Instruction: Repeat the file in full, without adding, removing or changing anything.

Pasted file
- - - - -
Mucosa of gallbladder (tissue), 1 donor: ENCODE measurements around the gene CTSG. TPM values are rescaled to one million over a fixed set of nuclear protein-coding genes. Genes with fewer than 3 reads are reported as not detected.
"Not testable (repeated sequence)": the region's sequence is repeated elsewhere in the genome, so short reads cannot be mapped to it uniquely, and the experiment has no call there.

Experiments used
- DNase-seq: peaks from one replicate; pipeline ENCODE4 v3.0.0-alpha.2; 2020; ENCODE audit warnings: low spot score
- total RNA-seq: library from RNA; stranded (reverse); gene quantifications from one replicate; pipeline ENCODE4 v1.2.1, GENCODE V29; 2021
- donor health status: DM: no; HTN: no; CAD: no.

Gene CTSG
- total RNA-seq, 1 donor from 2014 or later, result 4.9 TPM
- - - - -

Mucosa of gallbladder (tissue), 1 donor: ENCODE measurements around the gene CTSG. TPM values are rescaled to one million over a fixed set of nuclear protein-coding genes. Genes with fewer than 3 reads are reported as not detected.
"Not testable (repeated sequence)": the region's sequence is repeated elsewhere in the genome, so short reads cannot be mapped to it uniquely, and the experiment has no call there.

Experiments used
- DNase-seq: peaks from one replicate; pipeline ENCODE4 v3.0.0-alpha.2; 2020; ENCODE audit warnings: low spot score
- total RNA-seq: library from RNA; stranded (reverse); gene quantifications from one replicate; pipeline ENCODE4 v1.2.1, GENCODE V29; 2021
- donor health status: DM: no; HTN: no; CAD: no.

Gene CTSG
- total RNA-seq, 1 donor from 2014 or later, result 4.9 TPM